Tickets sell out fast in Rome: check availability now »

Experience divine wonder in the temple of all gods.

The Pantheon is not only the best-preserved ancient Roman monument in the world, but it’s also the most copied. It is a must-see attraction during your visit to Rome.

Visitors outside the Pantheon in Rome
The Pantheon in Rome is one of the city’s most recognizable buildings


  • Visit the tomb of the great Renaissance artist Raphael.
  • Gaze up at the oculus, the opening to the heavens.
  • Marvel at the architectural wonder that is the coffered concrete dome – the biggest ever built.

Visiting the Pantheon in Rome

It was originally built as a temple in ancient Rome, commissioned by Marcus Agrippa during the reign of Augustus. However, the structure we see today is actually a reconstruction dating back to around 126 AD, commissioned by Emperor Hadrian. 

The Pantheon has served various purposes over the centuries, including as a temple dedicated to all Roman gods. Its iconic dome, with its famous oculus, is a marvel of engineering and architectural design. 

The Pantheon is an active Catholic church

Today the Pantheon is a Catholic church, whose name is Basilica di Santa Maria ad Martyres. Despite many modifications made to the structure over time, a Latin inscription adorning the temple’s façade serves as a reminder of its founder.

A front view of the Pantheon’s façade from Piazza della Rotonda

One of the most notable attractions in Rome, the Pantheon stands as a testament to the grandeur of ancient Rome, attracting visitors from around the world.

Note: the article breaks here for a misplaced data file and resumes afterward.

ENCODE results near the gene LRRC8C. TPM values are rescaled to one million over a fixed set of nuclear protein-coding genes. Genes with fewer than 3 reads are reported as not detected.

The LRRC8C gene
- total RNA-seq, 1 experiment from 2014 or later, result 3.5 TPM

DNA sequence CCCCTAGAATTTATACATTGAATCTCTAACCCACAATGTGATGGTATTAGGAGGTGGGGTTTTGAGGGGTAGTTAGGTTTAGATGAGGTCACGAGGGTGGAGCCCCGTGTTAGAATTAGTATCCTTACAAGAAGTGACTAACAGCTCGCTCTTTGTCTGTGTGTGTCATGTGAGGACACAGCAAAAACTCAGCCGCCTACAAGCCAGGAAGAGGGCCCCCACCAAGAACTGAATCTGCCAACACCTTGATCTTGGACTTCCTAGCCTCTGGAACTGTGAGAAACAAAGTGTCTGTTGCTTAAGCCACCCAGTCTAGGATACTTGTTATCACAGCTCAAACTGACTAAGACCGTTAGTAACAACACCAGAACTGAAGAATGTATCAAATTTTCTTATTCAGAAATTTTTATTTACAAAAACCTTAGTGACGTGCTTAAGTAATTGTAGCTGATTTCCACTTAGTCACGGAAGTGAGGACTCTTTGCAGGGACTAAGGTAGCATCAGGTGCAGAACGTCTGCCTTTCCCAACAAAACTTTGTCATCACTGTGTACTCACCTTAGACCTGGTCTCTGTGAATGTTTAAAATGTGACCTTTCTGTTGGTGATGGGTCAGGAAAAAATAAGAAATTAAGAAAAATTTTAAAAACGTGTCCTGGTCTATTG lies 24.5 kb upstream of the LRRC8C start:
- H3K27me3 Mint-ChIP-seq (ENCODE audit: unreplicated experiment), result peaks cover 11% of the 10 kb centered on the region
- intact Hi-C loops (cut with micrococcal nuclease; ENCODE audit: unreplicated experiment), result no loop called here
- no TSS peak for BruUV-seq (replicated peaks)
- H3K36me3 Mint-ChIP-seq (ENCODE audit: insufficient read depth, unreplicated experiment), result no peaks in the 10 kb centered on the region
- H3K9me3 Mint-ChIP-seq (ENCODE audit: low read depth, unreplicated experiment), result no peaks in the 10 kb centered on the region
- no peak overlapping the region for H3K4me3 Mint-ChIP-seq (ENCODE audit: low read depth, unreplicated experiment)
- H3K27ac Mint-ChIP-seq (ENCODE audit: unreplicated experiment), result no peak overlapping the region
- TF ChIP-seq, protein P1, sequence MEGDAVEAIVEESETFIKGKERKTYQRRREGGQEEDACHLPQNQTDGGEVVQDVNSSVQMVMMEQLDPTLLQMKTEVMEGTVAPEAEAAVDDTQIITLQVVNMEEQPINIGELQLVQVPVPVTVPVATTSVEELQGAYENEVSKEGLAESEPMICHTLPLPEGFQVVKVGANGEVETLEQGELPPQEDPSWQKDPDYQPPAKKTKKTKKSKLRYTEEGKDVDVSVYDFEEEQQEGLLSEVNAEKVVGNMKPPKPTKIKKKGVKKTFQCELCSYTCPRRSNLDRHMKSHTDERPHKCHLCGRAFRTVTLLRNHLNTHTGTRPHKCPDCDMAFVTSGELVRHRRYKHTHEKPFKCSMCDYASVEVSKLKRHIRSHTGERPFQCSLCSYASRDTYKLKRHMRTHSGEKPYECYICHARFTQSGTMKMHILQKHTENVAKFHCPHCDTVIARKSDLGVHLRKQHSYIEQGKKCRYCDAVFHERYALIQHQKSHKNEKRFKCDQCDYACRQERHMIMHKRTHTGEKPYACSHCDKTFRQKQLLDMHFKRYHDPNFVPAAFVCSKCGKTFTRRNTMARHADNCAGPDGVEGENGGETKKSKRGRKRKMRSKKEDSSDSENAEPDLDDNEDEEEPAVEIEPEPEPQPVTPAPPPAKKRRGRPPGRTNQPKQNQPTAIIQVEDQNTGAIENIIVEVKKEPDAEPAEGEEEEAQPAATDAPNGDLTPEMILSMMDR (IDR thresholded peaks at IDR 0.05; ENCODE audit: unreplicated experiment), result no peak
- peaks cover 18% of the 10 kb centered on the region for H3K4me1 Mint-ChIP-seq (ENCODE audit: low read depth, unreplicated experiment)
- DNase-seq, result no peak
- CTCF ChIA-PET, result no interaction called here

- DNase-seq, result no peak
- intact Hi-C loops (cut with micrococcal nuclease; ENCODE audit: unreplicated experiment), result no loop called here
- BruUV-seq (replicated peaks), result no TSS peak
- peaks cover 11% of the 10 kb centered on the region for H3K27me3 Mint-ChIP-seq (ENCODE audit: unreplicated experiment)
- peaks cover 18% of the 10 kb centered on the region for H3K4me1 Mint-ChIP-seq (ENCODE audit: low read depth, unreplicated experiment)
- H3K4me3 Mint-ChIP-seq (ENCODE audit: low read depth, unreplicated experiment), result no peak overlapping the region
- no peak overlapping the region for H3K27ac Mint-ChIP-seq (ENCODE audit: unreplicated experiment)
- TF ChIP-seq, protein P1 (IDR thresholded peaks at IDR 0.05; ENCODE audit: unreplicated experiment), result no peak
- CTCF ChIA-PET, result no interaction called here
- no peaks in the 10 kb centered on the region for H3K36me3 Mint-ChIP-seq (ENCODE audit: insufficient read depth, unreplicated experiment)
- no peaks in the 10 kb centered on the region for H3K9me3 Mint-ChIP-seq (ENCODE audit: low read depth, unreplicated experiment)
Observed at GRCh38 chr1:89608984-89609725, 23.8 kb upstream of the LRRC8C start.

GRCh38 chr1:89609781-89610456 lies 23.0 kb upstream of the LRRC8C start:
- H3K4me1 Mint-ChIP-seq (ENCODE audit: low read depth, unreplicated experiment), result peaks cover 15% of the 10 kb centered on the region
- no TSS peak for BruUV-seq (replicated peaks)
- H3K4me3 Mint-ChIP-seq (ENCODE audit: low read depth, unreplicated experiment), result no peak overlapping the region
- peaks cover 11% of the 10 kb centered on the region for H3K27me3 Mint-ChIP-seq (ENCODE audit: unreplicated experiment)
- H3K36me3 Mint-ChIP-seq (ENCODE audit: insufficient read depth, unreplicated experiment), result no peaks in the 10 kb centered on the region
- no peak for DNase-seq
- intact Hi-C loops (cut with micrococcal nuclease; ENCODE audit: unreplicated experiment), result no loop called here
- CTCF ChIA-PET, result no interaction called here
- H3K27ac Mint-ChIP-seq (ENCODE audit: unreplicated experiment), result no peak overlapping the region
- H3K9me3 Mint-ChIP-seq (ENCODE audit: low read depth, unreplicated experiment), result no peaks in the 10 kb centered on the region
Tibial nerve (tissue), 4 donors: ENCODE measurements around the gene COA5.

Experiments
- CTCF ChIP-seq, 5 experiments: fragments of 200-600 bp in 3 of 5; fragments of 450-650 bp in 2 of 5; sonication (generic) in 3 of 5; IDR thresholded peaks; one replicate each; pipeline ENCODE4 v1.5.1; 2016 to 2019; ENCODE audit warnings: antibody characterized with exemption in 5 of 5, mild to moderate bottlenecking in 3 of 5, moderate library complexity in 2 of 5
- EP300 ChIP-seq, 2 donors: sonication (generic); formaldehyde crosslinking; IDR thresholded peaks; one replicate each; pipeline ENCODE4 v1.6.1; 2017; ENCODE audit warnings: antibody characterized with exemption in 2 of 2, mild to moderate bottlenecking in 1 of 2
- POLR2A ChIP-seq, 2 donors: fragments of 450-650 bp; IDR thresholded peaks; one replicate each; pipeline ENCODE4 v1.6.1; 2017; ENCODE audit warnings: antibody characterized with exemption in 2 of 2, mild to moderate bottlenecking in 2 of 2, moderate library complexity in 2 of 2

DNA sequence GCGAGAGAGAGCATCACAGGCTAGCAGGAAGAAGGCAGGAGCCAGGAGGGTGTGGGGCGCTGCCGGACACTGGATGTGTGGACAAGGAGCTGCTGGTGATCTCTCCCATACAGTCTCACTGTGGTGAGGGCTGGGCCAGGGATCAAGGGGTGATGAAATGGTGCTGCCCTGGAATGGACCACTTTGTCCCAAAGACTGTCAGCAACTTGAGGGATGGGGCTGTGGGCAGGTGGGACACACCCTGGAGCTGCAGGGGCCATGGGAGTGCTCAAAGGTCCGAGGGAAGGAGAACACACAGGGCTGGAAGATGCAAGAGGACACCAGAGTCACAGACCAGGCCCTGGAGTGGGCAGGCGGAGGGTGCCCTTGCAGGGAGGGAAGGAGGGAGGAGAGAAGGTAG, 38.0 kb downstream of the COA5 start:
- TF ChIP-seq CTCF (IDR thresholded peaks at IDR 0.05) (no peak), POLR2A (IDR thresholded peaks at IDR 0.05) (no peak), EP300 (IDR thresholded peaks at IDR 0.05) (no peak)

Where is the Pantheon?

The Pantheon is in the heart of Rome, a few steps away from Largo Argentina and Piazza Navona

How to Reach the Pantheon

Rome’s city center is a traffic-restricted zone. It’s usually easier to reach the Pantheon using public transport, especially during the daytime. The stop you will need to reach is likely Largo Argentina, and it’s 5 minute’s walk away from your destination.

Largo Argentina

  • From Termini station, hop on the 64 bus.
  • If you are near the Colosseum and San Giovanni area, buses 51, 87, and 81 can get you to the Pantheon.
  • Metro is about a 15-minute walk away. To reach the Pantheon by metro, use the ‘Barberini’ metro stop on line A and walk on via del Tritone.
  • You can take a taxi that can take you to Piazza della Rotonda, where the Pantheon is.

Taxis will take you next to the Pantheon

E-bikes and scooters in Largo Argentina

Once you’re in the area, if you are not sure which way to go, use your GPS on your phone or rely on an old-fashioned map. 

And, if you’re lost, don’t be shy to ask for directions from a local. Most will be very happy to help you and will point you toward the main entrance.

Pantheon Opening Times and Admission Tickets

The Pantheon is open to the public every day from 9.00 a.m. to 7.00  p.m. (last admission is 6.45 pm). Times can vary on religious holidays, so make sure you check with the official website before planning your visit.

Do I Need a Ticket to Access the Pantheon?

Starting from July 1st, 2023, there is a €5 fee to enter the Pantheon. However, Roman residents, individuals under 18, protected categories, and teachers with school groups don’t need to pay. People between 18 and 25 years old will pay €2.

You can learn more about the Pantheon from one of these machines

How to Book Your Visit to the Pantheon

At present, no advance reservations are required for admission to the Pantheon on weekdays (Monday to Friday). However, if you intend to visit on Saturdays, Sundays, or holidays, it is advisable to book your ticket in advance through the Pantheon’s official website or via a tour operator. Making bookings up to 7 days before the day of your intended visit is possible.

  • Rome Tourist Card (bestseller) – See the best of Rome with this popular combi-ticket. Includes access to The Colosseum, Roman Forum and Palatine Hill, Vatican Museums & Sistine Chapel, St. Peter’s Basilica (official guided tour), and more…
  • Pantheon tickets – Overview page of the different ticket types.

Pantheon Guided Tour